> Shostakovich, Borodin, Ravel quartets Borodin BBCL40632 [CC]: Classical Reviews- May2002 MusicWeb(UK)

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Dmitri SHOSTAKOVICH (1906-75)
String Quartet No. 8 in C minor, Op. 110.
Alexander BORODIN (1833-87)
String Quartet No. 2 in D
Maurice RAVEL (1875-1937)

String Quartet in F
Borodin String Quartet (Rostislav Dubinsky, Yaroslav Aleksandrov, violins; Dmitri Shebalin, viola; Valentin Berlinsky, cello).
Recorded live in Leith Town Hall as part of the Edinburgh Festival on August 29th (Borodin) and August 31st 1962 (Shostakovich/Ravel).
BBC Legends/IMG Artists BBCL4063-2 [ADD] [73’42]


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I must confess to a frisson of expectation when this disc dropped on the doormat. This is a wonderful programme of three masterworks of the string quartet medium (taken from two concerts just days apart), played by one of the truly great quartets of our time. I had great hopes.

The Shostakovich and Ravel came from a concert given on August 31st, 1962. The Borodin Quartet’s association with the music of Shostakovich is the stuff of legend (a complete cycle at the Barbican, albeit with an adjusted line up given the distance in years from these recordings, was simply stunning), and it will come as no surprise that the Eighth Quartet comes off best. There is high drama in the third movement, which contrasts with and emphasises the expressive and hushed fourth movement. But there are surprising technical slips, too, and the impression surfaces from time to time that the hubbub of the Edinburgh Festival may well have disturbed the quartet’s concentration. True, live performance brings with it various advantages, and the second movement, Allegro molto, is riveting; but the quartet nevertheless consistently fails to get beneath the skin of this enigmatic music.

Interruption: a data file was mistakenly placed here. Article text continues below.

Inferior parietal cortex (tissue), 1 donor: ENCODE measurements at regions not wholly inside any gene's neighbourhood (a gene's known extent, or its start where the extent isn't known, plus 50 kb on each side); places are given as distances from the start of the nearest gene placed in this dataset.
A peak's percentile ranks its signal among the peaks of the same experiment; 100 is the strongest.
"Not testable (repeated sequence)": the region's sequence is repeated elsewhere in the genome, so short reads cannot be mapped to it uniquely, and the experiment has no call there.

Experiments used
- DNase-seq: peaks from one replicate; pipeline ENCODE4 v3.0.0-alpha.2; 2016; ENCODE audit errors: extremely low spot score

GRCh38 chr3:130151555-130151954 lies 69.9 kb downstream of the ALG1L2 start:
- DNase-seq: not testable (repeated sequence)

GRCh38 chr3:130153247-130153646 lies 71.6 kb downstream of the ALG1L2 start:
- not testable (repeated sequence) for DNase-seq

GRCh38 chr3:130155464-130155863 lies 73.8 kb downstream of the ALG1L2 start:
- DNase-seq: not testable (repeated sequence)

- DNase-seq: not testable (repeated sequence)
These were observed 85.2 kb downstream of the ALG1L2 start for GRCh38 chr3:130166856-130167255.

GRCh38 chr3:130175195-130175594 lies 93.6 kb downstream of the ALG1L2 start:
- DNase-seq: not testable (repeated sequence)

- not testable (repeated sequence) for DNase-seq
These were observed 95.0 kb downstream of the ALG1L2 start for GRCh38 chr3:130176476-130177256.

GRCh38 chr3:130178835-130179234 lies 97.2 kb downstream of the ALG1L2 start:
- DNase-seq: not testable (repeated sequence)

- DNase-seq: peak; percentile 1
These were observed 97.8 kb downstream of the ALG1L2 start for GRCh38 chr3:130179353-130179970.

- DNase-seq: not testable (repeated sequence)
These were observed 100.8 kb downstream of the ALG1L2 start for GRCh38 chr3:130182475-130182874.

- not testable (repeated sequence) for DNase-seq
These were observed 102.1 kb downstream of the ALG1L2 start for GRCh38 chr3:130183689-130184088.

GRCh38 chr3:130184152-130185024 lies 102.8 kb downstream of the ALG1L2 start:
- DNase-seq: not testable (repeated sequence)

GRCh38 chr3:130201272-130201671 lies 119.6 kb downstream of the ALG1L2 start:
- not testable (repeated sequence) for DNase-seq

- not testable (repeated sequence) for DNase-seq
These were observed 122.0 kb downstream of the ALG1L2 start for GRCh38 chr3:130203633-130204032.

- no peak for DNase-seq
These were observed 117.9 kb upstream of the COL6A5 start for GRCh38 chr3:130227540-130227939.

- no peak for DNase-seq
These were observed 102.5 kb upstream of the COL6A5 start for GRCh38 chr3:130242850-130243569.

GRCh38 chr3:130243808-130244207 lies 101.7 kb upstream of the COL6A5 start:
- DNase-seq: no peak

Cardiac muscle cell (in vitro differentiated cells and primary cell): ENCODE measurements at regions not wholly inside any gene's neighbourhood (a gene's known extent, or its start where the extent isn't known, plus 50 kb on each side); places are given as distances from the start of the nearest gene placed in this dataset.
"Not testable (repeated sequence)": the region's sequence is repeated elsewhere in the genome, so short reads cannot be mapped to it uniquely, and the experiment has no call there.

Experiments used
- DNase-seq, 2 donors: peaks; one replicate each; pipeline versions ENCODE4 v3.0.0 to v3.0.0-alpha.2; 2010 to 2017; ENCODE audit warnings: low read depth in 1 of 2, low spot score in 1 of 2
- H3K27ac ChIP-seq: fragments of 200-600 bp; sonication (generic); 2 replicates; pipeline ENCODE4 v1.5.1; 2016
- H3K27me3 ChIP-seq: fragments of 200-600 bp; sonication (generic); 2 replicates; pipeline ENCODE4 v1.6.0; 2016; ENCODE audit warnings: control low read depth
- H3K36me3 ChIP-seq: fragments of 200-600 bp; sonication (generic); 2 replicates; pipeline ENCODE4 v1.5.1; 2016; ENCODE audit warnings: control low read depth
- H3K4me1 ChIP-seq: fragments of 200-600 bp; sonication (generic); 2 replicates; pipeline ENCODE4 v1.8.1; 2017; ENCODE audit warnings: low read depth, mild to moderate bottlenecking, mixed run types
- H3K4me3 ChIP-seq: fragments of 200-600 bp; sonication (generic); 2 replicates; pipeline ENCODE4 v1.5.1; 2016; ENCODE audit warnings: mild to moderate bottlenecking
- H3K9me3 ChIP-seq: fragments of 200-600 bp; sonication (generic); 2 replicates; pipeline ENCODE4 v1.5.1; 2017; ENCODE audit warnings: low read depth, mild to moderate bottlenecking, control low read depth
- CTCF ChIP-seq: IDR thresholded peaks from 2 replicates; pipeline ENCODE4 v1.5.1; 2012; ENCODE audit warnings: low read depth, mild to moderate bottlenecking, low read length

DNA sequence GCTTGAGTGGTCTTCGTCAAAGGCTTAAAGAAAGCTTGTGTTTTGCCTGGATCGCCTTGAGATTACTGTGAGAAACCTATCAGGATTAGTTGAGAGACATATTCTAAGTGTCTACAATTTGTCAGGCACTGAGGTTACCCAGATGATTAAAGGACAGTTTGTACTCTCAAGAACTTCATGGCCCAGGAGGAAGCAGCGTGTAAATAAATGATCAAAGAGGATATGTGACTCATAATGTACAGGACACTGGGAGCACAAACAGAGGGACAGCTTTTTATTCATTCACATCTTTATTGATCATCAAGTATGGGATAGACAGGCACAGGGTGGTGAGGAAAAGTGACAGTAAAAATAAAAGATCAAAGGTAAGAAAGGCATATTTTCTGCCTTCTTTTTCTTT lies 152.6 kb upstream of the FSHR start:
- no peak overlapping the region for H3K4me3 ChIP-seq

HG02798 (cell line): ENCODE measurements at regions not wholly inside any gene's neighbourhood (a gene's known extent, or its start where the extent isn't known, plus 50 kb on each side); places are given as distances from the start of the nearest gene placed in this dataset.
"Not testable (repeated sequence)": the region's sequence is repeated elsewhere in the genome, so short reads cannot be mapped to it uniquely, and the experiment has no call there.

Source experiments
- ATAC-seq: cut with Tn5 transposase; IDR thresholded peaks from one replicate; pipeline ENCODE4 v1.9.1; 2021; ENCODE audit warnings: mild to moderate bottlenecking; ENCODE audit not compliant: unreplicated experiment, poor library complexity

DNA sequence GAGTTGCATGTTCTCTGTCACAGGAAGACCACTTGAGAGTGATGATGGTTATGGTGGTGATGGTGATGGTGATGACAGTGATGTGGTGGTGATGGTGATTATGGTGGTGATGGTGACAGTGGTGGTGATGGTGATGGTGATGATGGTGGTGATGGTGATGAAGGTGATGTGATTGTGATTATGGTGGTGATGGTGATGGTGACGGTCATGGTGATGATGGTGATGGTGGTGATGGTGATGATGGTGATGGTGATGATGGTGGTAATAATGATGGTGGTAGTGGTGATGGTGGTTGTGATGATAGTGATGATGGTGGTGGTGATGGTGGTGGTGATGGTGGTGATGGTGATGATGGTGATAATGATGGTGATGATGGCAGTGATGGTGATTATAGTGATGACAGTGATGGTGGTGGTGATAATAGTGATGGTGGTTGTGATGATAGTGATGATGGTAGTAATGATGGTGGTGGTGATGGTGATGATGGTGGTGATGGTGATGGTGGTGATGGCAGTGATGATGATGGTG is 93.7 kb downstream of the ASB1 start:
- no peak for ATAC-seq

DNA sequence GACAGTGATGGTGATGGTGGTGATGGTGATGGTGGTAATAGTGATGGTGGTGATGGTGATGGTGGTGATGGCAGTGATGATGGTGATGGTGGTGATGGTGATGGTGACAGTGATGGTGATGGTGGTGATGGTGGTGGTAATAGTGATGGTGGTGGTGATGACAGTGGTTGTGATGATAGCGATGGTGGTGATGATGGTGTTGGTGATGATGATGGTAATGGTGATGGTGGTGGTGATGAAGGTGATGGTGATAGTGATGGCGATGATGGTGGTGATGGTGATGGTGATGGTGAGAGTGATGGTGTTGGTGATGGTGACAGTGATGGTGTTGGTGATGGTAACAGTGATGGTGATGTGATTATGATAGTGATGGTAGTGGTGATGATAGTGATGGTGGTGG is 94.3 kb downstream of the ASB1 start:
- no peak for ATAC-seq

The account of the Ravel continues the rather uneasy mix of moments of beauty and insight juxtaposed with slips of concentration and tuning (Dubinsky goes decidedly off the centre of the notes towards the end of the first movement, for example). Nevertheless, the ‘Assez vif’ attains a sense of mystery and in the third movement, around 3’20, the first moment of real hushed magic appears. Curious, then, that despite great tonal variety in the finale, the ending itself is careful, rather than bathed in a ‘throw-away radiance’. As in the Shostakovich, the recording does not help (listen to the muffled cello in the second movement). Try the Quartetto Italiano on EMI References (CDH5 74792-2, coupled with the Debussy and Milhaud’s Twelfth Quartet review) for a performance which gets closer to the heart of this piece.

Two days earlier, the Borodin Quartet gave a performance of Borodin’s ever-popular Second Quartet. As in the rest of the disc, the sound is harsh and grates (sometimes it is just plain uncomfortable). Strangely, it is almost as if this fits the interpretation, which is grittily determined and unwilling to relax. One feels this straight away, and it runs through the taut Scherzo. But it is the famous Notturno that suffers the most: despite moments of beauty, it simply refuses to settle down.

Even great quartets have off days, and it does rather seem that this disc represents two of them. Disappointing.

Colin Clarke


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